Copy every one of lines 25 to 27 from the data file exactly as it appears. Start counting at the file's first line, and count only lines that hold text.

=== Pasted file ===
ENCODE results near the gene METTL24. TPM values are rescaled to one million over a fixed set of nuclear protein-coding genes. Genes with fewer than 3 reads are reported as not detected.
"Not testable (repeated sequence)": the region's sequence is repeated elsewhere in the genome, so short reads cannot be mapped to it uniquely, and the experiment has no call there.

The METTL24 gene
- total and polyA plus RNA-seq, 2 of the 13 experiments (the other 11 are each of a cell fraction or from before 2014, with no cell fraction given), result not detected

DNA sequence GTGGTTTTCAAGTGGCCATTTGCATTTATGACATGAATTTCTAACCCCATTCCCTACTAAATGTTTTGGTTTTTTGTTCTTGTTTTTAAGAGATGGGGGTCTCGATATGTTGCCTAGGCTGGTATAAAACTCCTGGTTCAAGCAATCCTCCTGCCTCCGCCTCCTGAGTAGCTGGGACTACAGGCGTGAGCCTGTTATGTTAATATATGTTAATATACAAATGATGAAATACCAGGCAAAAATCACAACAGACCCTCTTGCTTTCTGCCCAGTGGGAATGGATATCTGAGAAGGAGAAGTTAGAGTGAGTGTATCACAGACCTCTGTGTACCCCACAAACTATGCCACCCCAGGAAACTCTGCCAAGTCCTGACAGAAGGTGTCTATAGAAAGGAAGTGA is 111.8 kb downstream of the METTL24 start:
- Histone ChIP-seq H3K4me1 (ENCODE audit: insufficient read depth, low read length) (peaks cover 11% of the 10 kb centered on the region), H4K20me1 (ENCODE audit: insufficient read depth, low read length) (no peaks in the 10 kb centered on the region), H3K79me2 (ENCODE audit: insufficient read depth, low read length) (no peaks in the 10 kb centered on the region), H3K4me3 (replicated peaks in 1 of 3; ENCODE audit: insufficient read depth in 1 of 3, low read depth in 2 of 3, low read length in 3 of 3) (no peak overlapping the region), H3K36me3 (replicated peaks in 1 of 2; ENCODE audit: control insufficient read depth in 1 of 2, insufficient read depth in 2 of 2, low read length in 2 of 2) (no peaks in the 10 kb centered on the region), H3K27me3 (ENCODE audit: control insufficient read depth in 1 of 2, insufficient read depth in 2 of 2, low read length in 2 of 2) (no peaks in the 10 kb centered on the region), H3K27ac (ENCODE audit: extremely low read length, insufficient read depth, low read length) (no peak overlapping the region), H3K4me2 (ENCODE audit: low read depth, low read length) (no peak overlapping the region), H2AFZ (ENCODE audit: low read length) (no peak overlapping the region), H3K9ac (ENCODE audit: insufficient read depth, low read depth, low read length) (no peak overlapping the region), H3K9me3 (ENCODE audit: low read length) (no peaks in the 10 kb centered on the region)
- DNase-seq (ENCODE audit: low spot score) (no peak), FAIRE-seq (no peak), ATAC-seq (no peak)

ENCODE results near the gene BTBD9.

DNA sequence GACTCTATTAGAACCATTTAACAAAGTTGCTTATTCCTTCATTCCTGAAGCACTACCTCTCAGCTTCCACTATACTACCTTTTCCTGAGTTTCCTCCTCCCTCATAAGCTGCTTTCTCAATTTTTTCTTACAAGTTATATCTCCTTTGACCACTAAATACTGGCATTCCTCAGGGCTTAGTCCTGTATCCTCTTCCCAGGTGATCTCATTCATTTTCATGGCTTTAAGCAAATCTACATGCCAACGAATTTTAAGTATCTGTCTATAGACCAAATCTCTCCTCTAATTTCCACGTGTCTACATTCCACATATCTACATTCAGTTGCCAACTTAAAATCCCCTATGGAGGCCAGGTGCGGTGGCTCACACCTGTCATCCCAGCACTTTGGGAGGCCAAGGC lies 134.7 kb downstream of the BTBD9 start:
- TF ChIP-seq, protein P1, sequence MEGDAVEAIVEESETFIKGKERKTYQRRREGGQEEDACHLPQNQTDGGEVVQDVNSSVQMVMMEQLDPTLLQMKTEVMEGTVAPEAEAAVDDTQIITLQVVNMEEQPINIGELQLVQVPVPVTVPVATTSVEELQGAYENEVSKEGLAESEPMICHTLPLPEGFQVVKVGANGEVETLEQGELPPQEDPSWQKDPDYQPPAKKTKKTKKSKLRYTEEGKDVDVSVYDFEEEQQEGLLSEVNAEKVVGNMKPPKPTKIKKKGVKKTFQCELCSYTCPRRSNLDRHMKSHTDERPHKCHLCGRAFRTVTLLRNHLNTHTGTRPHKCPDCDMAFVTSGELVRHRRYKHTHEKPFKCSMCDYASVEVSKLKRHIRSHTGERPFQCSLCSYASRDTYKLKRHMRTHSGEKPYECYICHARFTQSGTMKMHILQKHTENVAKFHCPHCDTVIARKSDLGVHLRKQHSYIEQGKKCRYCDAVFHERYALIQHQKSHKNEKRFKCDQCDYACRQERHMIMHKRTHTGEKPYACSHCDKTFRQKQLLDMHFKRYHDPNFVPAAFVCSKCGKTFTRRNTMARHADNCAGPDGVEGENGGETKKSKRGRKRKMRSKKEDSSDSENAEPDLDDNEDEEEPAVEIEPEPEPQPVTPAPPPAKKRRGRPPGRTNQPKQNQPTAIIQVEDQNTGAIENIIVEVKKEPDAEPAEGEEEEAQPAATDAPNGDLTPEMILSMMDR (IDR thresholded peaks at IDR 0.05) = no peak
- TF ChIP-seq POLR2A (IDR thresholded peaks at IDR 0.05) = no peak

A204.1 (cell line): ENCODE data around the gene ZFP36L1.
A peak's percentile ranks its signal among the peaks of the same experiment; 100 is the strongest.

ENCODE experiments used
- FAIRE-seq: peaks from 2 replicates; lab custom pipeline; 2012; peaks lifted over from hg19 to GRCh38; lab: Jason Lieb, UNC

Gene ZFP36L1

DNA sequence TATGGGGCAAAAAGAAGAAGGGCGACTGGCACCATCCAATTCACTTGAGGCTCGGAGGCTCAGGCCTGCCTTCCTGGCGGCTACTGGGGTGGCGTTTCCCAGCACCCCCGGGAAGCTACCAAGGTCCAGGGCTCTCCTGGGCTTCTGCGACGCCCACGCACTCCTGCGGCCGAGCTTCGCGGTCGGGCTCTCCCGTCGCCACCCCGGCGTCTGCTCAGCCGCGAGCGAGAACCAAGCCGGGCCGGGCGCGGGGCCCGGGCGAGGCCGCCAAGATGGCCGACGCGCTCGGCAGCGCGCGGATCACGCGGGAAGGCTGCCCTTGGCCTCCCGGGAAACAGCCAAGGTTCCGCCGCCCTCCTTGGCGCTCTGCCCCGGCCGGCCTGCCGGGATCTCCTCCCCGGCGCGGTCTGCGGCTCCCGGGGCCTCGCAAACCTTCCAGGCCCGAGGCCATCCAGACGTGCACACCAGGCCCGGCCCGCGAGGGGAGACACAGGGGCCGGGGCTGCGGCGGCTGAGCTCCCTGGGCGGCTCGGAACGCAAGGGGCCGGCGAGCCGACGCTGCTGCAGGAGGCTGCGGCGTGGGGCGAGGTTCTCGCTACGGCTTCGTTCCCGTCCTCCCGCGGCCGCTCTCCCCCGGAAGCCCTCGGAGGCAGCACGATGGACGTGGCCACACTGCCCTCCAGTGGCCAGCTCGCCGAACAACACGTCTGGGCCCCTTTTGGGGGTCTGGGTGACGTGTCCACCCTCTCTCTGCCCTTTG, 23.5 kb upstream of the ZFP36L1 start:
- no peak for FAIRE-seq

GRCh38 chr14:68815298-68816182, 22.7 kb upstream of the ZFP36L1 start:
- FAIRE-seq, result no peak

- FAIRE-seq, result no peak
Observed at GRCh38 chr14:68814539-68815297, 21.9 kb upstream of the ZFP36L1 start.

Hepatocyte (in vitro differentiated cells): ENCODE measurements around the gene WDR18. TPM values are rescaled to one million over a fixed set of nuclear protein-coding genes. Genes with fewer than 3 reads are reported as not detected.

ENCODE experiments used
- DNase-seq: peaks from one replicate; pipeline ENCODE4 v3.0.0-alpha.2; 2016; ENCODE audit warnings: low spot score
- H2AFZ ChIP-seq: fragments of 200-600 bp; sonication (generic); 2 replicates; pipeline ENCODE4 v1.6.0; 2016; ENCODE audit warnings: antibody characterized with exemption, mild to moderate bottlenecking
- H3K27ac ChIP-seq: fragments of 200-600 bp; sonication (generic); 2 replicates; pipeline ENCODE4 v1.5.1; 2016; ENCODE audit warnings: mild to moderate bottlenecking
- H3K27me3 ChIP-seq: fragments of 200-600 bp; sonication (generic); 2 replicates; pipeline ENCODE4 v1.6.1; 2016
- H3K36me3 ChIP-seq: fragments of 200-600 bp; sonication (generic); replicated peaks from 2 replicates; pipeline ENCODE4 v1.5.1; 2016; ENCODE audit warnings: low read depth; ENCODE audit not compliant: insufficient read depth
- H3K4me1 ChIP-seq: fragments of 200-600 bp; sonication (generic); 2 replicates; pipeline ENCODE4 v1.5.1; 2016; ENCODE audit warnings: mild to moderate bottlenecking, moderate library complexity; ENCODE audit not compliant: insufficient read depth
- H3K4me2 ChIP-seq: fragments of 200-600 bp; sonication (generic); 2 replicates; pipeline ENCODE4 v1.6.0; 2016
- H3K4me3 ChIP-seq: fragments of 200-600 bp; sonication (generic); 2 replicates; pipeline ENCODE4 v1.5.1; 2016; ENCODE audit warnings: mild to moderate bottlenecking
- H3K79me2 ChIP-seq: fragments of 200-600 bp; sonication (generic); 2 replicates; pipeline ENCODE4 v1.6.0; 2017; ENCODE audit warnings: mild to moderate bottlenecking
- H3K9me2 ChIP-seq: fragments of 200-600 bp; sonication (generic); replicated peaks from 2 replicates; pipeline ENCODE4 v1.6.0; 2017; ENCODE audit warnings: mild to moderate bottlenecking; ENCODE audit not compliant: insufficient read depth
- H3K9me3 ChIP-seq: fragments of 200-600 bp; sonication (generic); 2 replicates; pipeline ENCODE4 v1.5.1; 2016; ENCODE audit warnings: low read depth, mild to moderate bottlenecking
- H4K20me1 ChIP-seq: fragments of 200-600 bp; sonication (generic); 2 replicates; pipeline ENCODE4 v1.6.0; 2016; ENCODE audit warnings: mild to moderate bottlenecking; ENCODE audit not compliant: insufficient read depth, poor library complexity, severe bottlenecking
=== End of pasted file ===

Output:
- DNase-seq: peaks from one replicate; pipeline ENCODE4 v3.0.0-alpha.2; 2016; ENCODE audit warnings: low spot score
- H2AFZ ChIP-seq: fragments of 200-600 bp; sonication (generic); 2 replicates; pipeline ENCODE4 v1.6.0; 2016; ENCODE audit warnings: antibody characterized with exemption, mild to moderate bottlenecking
- H3K27ac ChIP-seq: fragments of 200-600 bp; sonication (generic); 2 replicates; pipeline ENCODE4 v1.5.1; 2016; ENCODE audit warnings: mild to moderate bottlenecking